The history of the barometer (and how it works) – Asaf Bar-Yosef

Aristotle famously said,
“Nature fears of empty space” when he claimed that a true vacuum,
a space devoid of matter, could not exist because the surrounding matter
would immediately fill it. Fortunately, he turned out to be wrong. A vacuum is a key component
of the barometer, an instrument for measuring air pressure. And because air pressure
correlates to temperature and rapid shifts in it can contribute to hurricanes, tornadoes
and other extreme weather events, a barometer is one of the
most essential tools for weather forecasters and scientists alike. How does a barometer work,
and how was it invented? Well, it took awhile. Because the theory of Aristotle
and other ancient philosophers regarding the impossibility of a vacuum
seemed to hold true in everyday life, few seriously thought to question it
for nearly 2,000 years — until necessity raised the issue. In the early 17th century,
Italian miners faced a serious problem when they found that their pumps
could not raise water more than 10.3 meters high. Some scientists at the time,
including one Galileo Galilei, proposed that sucking air out of the pipe
was what made water rise to replace the void. But that its force was limited and could lift
no more than 10.3 meters of water. However, the idea of a
vacuum existing at all was still considered controversial. And the excitement over
Galileo’s unorthodox theory, led Gasparo Berti to conduct a simple
but brilliant experiment to demonstrate that it was possible. A long tube was filled with water and placed standing in a shallow pool
with both ends plugged. The bottom end of the tube
was then opened and water poured out into the basin until the level of the water remaining
in the tube was 10.3 meters. With a gap remaining at the top,
and no air having entered the tube, Berti had succeeded in
directly creating a stable vacuum. But even though the possibility
of a vacuum had been demonstrated, not everyone was satisfied
with Galileo’s idea that this empty void
was exerting some mysterious yet finite force on the water. Evangelista Torricelli,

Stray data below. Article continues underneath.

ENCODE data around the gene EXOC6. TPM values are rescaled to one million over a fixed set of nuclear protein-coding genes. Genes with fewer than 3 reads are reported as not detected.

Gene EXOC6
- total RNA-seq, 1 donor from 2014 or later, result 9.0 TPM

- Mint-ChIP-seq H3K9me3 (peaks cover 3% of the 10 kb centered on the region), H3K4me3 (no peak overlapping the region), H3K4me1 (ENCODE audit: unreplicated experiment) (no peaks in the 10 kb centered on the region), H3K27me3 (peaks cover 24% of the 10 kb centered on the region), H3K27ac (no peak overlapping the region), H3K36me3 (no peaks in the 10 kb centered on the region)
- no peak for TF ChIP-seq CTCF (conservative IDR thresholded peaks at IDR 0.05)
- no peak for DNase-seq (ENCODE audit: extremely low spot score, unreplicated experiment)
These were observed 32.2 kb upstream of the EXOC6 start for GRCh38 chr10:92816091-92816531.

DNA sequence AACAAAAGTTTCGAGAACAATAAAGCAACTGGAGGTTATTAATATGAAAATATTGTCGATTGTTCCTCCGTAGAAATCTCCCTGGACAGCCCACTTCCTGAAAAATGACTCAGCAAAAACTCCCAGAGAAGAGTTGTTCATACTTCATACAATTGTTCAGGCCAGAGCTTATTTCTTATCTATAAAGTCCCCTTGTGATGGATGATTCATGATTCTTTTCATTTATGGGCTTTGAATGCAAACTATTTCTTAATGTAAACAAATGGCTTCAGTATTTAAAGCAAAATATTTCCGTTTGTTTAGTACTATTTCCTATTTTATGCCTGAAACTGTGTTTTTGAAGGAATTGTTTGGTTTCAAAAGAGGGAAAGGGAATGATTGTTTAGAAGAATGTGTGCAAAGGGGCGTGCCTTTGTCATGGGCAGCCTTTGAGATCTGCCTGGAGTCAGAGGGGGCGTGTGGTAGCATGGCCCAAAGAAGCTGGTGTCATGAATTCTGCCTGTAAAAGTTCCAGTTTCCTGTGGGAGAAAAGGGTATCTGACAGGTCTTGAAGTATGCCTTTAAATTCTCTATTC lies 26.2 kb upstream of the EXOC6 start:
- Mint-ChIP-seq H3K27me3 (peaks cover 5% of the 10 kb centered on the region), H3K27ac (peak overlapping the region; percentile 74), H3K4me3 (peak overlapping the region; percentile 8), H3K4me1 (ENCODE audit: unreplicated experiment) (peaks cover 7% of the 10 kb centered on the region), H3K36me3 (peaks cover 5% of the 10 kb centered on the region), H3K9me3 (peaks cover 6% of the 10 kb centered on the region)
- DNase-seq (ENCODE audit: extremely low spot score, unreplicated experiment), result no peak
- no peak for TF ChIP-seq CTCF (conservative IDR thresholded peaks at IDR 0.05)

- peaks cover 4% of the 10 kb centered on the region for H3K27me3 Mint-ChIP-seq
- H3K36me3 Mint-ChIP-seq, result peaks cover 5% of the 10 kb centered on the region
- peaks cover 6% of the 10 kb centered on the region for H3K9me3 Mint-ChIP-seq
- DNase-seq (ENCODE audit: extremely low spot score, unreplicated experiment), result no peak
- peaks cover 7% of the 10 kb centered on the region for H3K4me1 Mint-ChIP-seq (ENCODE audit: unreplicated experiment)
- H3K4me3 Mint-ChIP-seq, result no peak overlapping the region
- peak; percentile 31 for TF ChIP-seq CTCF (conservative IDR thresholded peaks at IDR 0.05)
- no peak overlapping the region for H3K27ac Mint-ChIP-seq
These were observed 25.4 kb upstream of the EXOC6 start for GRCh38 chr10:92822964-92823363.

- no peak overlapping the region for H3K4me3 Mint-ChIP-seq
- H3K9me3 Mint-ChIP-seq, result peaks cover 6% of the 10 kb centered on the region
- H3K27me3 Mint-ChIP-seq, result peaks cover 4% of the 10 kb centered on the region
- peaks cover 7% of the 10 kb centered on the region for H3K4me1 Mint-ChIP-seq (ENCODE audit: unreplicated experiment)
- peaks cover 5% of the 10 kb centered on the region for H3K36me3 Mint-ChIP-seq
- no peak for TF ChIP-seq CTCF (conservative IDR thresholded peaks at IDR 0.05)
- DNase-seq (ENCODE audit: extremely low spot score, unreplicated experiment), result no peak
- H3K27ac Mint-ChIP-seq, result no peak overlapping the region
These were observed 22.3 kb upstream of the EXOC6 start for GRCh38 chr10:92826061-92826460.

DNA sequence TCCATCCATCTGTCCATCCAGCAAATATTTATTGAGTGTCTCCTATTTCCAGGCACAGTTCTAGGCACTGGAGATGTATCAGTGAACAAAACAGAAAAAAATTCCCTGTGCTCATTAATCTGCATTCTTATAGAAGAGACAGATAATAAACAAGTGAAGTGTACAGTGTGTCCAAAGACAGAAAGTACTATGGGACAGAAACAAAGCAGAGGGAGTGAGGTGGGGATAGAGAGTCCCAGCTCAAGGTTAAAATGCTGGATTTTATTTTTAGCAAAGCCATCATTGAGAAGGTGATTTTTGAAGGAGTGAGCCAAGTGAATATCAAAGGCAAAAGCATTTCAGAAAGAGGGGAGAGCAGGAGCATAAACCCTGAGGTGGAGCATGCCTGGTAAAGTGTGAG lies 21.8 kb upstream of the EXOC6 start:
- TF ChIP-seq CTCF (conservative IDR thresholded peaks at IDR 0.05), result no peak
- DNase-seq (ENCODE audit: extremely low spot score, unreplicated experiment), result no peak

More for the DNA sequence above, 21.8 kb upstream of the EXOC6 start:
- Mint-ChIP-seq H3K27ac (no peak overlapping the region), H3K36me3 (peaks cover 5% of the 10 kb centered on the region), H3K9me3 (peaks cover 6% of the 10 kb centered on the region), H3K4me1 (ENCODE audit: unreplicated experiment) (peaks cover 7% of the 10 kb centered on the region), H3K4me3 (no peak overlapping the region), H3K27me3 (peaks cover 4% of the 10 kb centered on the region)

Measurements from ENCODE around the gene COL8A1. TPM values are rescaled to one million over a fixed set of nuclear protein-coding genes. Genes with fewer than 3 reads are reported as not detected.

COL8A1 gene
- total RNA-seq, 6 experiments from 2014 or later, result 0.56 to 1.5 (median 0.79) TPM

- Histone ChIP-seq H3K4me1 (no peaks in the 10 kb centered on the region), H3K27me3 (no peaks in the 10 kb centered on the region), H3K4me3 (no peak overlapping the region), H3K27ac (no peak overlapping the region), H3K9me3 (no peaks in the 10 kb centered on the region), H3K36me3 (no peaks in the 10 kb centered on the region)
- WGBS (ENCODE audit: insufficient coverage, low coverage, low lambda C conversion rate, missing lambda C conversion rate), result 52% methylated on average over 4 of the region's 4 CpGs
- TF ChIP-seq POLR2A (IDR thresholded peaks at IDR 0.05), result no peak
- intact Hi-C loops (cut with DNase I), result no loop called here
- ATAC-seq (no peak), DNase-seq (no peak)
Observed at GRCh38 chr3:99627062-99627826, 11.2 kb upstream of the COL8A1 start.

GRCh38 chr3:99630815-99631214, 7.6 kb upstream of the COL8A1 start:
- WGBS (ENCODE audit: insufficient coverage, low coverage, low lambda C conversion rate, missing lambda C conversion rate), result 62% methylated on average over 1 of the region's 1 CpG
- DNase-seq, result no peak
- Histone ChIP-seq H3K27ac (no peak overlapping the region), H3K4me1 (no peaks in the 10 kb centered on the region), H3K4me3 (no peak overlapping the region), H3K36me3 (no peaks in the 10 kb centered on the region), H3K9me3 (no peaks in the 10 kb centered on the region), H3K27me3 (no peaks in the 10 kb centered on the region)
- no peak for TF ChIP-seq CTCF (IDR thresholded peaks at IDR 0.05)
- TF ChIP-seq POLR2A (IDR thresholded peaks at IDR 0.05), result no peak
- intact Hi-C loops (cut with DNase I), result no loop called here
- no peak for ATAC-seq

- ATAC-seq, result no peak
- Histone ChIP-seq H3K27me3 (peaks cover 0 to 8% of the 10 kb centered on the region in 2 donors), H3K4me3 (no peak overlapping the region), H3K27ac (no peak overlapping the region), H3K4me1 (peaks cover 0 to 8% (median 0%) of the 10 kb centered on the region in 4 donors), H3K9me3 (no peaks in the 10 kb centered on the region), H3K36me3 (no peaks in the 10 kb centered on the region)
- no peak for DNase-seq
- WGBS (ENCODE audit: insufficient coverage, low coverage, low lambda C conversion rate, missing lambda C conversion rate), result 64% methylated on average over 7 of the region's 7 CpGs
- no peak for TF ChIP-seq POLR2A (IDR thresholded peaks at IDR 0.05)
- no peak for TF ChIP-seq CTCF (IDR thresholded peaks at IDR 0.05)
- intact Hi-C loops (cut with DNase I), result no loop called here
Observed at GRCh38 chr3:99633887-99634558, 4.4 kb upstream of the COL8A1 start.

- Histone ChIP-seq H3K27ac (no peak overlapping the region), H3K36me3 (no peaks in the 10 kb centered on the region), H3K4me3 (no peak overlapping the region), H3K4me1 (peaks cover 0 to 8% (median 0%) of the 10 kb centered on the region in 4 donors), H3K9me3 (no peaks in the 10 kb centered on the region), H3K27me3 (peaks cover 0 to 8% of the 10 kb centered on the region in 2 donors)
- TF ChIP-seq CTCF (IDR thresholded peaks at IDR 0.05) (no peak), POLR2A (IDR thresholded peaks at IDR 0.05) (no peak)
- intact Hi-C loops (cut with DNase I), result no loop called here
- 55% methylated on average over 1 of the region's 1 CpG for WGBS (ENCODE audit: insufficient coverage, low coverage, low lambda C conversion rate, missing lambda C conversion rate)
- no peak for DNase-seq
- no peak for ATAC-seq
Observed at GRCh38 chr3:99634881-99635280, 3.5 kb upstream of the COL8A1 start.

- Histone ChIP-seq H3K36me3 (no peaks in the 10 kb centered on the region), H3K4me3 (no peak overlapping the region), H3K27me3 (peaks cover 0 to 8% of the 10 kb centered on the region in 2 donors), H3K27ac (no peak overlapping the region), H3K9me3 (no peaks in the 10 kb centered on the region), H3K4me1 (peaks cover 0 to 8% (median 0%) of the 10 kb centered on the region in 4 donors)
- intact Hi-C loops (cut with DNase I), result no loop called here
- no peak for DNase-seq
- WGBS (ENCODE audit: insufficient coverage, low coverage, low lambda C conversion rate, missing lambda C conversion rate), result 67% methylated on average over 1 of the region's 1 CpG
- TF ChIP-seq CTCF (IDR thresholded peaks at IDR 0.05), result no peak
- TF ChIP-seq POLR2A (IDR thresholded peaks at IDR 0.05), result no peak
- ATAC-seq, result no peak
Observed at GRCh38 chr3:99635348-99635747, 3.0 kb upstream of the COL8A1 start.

Galileo’s young pupil and friend, decided to look at the problem
from a different angle. Instead of focusing on the
empty space inside the tube, he asked himself,
“What else could be influencing the water?” Because the only thing in contact
with the water was the air surrounding the pool, he believed the pressure from this air
could be the only thing preventing the water level in the tube
from dropping further. He realized that the experiment
was not only a tool to create a vacuum, but operated as a balance between the atmospheric pressure
on the water outside the tube and the pressure from the
water column inside the tube. The water level in the tube decreases
until the two pressures are equal, which just happens to be
when the water is at 10.3 meters. This idea was not easily accepted, as Galileo and others
had traditionally thought that atmospheric air has no weight
and exerts no pressure. Torricelli decided to
repeat Berti’s experiment with mercury instead of water. Because mercury was denser,
it fell farther than the water and the mercury column stood
only about 76 centimeters tall. Not only did this allow Torricelli to make
the instrument much more compact, it supported his idea that weight
was the deciding factor. A variation on the experiment used two tubes
with one having a large bubble at the top. If Galileo’s interpretation had been correct,
the bigger vacuum in the second tube should have exerted more suction
and lifted the mercury higher. But the level in both tubes was the same. The ultimate support for Torricelli’s theory
came via Blaise Pascal who had such a mercury tube
taken up a mountain and showed that the mercury level dropped as the atmospheric pressure
decreased with altitude. Mercury barometers based on
Torricelli’s original model remained one of the most common ways
to measure atmospheric pressure until 2007 when restrictions on the use of
mercury due to its toxicity led to them no longer
being produced in Europe. Nevertheless, Torricelli’s invention, born of the willingness to question
long accepted dogmas about vacuums and the weight of air,
is an outstanding example of how thinking outside of the box
— or the tube — can have a heavy impact.

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